purpurea = purple (young stems)
This is a male form of the species that is responsible for producing so many variations;
we were generously allowed to take cuttings of this plant from the Arnold Arboretum in 2014 (their accession number AA1045-79-D). This forms a vigorous upright shrub with somewhat arching branches when mature. The leaves and stems are very bitter as it contains large amount of Salicylic acid; too bitter for animals to eat! What is so amazing about this selection it that it is the most rust resistant purpurea I have in my collection of 26+ varieties! Rust is not usually a problem in most willows, but in exceptionally rainy springs and summers, several may be infected—as are many other types of plants.
It has showy male flowers typical of the species that appear before the bluish-gray leaves, typical of the species, appear. It is a European and Western Russian native that has naturalized widely over Northeastern North America (including Fairfield VT) and the NW Pacific Coast. One such plant, a wildling in a ditch by the side of the road I had admired for many years for it's very slender growth, was removed to build a driveway last year. Luckily I had taken cuttings of it the previous year. So now I will see how it compares with all the others! Dried rod color:
USES: Deer resistant hedges, fedges, screens; like all the upright purpureas it is good for basketry etc.
This is a group of three plants of S. purpurea at the Canadian Experiment Station Arboretum in Ottawa showing what an imposing specimen these make! Probably 25ft across and 15ft high!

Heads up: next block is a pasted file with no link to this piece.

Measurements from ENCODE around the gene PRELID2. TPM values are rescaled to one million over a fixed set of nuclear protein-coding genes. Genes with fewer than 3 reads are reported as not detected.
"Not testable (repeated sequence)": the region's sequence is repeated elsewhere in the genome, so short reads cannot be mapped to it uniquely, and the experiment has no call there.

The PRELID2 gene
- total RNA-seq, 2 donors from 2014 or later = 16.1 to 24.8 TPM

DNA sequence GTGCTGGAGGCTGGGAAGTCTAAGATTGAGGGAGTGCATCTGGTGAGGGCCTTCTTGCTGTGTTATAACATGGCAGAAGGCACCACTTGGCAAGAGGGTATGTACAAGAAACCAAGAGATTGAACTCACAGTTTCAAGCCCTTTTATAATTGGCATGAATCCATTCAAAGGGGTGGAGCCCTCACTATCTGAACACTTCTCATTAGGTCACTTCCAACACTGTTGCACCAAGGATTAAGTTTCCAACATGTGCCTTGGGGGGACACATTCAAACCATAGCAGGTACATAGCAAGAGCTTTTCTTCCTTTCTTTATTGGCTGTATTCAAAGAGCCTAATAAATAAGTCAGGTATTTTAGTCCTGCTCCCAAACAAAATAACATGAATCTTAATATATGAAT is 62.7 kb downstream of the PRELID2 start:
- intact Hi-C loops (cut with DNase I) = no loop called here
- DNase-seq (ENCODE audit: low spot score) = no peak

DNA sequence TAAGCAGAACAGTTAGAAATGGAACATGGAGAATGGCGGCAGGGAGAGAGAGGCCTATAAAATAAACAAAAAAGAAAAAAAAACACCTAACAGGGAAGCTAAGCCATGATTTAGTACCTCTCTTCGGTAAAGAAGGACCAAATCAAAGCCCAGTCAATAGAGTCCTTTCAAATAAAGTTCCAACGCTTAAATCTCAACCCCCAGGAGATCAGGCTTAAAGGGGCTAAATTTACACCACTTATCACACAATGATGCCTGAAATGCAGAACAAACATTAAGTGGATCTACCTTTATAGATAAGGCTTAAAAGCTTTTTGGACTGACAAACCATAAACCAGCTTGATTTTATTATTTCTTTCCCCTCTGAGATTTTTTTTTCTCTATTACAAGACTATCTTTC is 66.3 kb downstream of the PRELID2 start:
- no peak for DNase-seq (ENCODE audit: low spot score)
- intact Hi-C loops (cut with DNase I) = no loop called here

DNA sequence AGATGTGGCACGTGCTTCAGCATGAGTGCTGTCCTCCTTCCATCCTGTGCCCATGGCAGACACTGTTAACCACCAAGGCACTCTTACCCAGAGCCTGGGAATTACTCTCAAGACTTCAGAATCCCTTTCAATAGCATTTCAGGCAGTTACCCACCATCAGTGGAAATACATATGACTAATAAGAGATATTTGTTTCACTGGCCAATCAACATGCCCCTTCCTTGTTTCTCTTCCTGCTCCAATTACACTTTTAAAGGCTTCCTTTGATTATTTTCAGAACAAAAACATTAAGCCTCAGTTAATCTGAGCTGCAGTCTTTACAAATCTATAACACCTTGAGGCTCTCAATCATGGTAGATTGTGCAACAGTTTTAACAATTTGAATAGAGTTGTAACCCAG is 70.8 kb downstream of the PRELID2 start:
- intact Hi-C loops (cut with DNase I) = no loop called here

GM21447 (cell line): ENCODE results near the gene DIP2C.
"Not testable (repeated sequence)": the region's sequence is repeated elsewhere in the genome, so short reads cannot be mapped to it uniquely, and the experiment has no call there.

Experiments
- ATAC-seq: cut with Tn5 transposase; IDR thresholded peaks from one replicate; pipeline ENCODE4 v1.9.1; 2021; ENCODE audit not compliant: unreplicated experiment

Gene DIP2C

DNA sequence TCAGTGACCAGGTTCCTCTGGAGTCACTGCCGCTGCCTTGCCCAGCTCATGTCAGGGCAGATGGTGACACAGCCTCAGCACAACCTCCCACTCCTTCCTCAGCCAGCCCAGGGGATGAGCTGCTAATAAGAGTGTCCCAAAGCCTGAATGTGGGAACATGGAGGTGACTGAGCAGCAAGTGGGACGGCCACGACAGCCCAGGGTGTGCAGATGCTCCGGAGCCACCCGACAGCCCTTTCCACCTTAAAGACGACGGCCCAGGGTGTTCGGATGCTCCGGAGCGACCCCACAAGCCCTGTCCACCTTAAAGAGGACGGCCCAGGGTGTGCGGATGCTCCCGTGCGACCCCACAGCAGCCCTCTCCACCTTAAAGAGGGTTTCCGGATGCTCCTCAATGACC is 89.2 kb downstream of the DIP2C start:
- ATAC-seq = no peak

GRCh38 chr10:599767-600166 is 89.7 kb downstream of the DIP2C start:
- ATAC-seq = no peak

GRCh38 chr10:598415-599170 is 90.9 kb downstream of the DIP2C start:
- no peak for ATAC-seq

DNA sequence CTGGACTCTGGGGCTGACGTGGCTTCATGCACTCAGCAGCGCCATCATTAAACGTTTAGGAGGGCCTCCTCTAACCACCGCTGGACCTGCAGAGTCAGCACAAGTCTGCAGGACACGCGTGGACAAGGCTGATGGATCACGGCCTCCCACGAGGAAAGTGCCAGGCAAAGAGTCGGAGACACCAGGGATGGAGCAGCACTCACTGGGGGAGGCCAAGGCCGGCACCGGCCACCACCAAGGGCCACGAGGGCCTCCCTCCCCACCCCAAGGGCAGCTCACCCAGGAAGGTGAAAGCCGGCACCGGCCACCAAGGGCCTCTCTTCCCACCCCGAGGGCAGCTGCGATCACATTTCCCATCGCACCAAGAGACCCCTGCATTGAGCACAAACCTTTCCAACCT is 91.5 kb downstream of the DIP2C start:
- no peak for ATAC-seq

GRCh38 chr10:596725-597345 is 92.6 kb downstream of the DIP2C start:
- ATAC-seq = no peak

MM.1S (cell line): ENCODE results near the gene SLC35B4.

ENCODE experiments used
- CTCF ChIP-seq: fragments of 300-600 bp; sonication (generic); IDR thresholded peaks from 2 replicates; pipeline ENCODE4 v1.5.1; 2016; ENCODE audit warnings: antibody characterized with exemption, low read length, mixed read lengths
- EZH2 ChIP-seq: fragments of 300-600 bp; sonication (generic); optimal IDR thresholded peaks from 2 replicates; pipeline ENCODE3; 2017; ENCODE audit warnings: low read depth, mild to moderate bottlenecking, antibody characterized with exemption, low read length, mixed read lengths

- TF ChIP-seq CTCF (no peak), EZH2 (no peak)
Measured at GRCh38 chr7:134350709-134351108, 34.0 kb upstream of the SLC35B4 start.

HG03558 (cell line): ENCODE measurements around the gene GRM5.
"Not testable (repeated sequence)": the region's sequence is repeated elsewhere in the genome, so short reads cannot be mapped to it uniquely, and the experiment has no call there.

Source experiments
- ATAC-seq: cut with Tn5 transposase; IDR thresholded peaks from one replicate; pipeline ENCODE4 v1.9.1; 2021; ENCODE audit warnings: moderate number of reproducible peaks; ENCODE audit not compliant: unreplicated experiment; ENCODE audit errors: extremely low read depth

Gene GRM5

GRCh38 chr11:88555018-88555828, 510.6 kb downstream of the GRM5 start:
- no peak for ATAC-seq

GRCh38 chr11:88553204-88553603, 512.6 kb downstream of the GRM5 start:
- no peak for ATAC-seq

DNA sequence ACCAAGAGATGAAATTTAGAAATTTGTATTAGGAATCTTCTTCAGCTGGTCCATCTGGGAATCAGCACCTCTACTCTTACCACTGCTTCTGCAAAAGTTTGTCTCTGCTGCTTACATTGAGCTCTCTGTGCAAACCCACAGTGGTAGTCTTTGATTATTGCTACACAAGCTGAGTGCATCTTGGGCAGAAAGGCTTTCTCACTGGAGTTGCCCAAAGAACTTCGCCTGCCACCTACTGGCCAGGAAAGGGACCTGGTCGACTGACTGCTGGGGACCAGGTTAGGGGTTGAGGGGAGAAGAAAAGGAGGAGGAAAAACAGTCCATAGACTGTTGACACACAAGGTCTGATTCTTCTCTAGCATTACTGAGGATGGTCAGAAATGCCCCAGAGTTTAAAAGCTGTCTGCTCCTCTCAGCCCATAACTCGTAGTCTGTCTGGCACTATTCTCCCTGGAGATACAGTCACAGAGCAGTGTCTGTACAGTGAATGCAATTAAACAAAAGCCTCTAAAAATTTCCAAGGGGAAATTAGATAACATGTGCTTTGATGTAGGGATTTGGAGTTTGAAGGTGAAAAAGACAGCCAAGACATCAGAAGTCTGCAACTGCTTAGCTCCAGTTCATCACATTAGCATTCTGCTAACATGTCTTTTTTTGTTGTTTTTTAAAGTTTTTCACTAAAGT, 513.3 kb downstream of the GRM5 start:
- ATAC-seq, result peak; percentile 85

Distribution of Salix purpurea that has naturalized in North America
Map used by permission of Dr John Kartesz & BONAP
Young coppiced plants in the nursery in August, showing vigour and lots of straight stems!
What a willow!
A Salix purpurea screen seen in North-central Vermont.
A male catkin in all its glory!
Typical flowering stem of a young plant.
From the previous years cutting!
Flower buds form in the leaf axils in September.
August foliage of this selection of the Purple Willow.
At right, the glaucous undersides of the leaves and reddening stems that darken through the winter.
At left: This is a Salix purpurea I found growing right on the edge of a pond at the Montreal Botanic Garden in 2016. I doubt it was planted in such a location, so it may have been a discarded branch from pruned bushes nearby. It must have had its roots in the water, because in the worst summer drought we have had in several years, this bush had leaves almost twice as long as any other Salix purpurea selection in their collection. I would say this species prefers lots of water. I took cuttings (with permission) to see if this was normal growth for this waif.
Behind Taxonomist Stephane Bailleul of the Montreal Botanic Garden, is a willow planted in 1937 labelled Salix purpurea x sp.? It must be a hybrid, it's so tall!
Three weeks later than the above photo the stems and buds are much redder.
A Salix purpurea tunnel in the Molde Botanic Garden, Norway, June 2017.
of Michael Dodge